This was not the end of the K13 story.  An argument now developed between Michell  (who advocated hauling the bows up as quickly as possible, then cutting through the fore-ends) and Captain Young who favoured an approach more protective of the submarine pressure hull.  The Fairfield technicians (and the boat officially belonged to Fairfields rather than the Royal Navy) favoured a slower, more methodical approach. It should not surprise us that such arguments took place. There was simply no precedent for a submarine rescue at this time. The Admiralty Naval Salvage Advisor, Captain Frederick Young, cast the shadow of an eminence grise over the K13 affair. Cdr Godfrey Herbert:

We had great altercations. Captain Young said it would be an example of bad salvage to damage the hull but that by continuance of the lifting operation we should be able to raise the boat high enough for the men inside to get out through the torpedo loading hatch. This was to me highly improbable and I do not think it could have been done…”

Again we have parallels with some of the accusations that later raged over Thetis. Certainly Herbert and Michell believed that sections of the Admiralty not only knew little about submarines, they were indifferent to the fate of the trapped men.  Both Herbert and Michell had agreed a pact that placed saving the trapped men above their personal career prospects. In the face of opposition from Captain Young, the Fairfield technicians and divers agreed to fix hawsers and haul the bows out of the water. Additional airlines were attached to lighten the fore-ends of the submarine. By 2100 on the 31st January, the bows of the submarine were just above the surface. A welder attempted to cut a manhole with the waters of Gareloch lapping around his boots.  Then a cry went up, ‘We’re in!’

After spending a staggering fifty-six hours trapped on the bottom of Gareloch, despite the muddle, despite the confusion and the argument, all forty-six men were rescued.

Where does all this get us?   Outside salvage worked as long as suitably equipped vessels were at the scene quickly enough.  An injection of HP air will keep trapped men alive, until rescue can take place. The K13 rescue also demonstrated that the expertise and guidance of submariners was invaluable.  It might be thought that lessons learned from the K13 rescue might have been codified in the form of guidance notes or training programs for salvage teams or submariners but the event was simply forgotten. No exercises were carried out to determine how long it would take salvage ships to steam out to the site of an accident.  The entire subject of submarine rescue remained taboo in both submarine and general service.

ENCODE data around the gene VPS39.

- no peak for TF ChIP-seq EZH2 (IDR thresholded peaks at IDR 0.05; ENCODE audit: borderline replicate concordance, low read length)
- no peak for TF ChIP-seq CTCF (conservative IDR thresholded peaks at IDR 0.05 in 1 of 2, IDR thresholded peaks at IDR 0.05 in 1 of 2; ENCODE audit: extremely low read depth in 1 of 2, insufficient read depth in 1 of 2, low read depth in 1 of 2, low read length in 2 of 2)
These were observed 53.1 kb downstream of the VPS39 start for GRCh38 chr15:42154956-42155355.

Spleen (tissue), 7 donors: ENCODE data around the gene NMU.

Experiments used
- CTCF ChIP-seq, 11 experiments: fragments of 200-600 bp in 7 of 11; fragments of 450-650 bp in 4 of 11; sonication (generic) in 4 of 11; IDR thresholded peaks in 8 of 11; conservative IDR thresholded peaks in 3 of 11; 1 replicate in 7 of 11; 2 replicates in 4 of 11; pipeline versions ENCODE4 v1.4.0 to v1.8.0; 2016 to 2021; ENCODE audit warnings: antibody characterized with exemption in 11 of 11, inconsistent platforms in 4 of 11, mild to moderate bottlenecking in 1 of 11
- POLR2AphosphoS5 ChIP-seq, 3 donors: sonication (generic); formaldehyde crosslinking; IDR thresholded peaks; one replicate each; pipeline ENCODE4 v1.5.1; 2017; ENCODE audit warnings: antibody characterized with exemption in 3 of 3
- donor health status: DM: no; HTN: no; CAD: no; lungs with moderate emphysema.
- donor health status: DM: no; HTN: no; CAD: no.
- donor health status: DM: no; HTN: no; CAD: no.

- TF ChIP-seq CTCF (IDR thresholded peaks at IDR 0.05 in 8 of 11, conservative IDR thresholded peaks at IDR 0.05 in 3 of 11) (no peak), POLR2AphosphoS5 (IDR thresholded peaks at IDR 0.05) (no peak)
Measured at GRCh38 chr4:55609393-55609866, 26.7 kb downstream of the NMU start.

Locating a crippled submarine proved the most difficult task in the 1920s. L24 in 1924 and M1 in 1925 took their last dives without a single survivor.  Bad weather prevented the location of the former while the latter was simply too deep. By November 1929 a handful of submarines was equipped with the new Davis escape set or DSEA.  The DSEA set contained a small high pressure air cylinder containing sufficient oxygen for thirty minutes – if used sparingly. (DSEA also incorporated a drogue skirt to slow down ascent to the surface and thus guard against ruptured lungs). The first real test of DSEA came in June 1931, with the sinking of HMS Poseidon off Wei hai Wei, the China station.

To cut a long story short, Poseidon was accidentally rammed by a Chinese vessel. Thirty men managed to scramble out in time but the boat sank to 130’, taking eight men with her. The boat was equipped with DSEA although specialised flooding valves were lacking.  Eight men  managed to leave the boat. Two failed to reach the surface and one of the escapees later died.  The implications of successful DSEA escape were to mould Admiralty thinking over the next decade.

In 1931/32 Admiralty introduced the policy of Subsmash.  Firstly, organisational procedures were tightened up. A submarine engaged on exercises was required to transmit details of diving time and location to Fort Blockhouse , Gosport . In the event of a submarine failing to surface, Blockhouse would transmit the code Subsmash throughout the Royal Navy, thus triggering a massive search in the last known position of the submarine.  The cornerstone of Subsmash was an assumption that, with the advent of DSEA, a trapped submarine crew held salvation in its own hands.  All British submarines were now modified to incorporate escape hatches equipped with either collapsible canvas trunks (twill trunks) or two man escape chambers. Fast flood valves were also fitted.  Explicit instructions were now issued to submarine skippers.  A trapped crew must no longer wait for outside assistance in the event of an accident, rather it must revert to DSEA. Subsmash made no provision for salvage.  Existing valves designed to be fitted with HP air hoses from salvage vessels in the event of an accident, were sealed off (Shelford ‘Subsunk’ p 61). It was not long before the shortcomings of this new policy were to be cruelly exposed.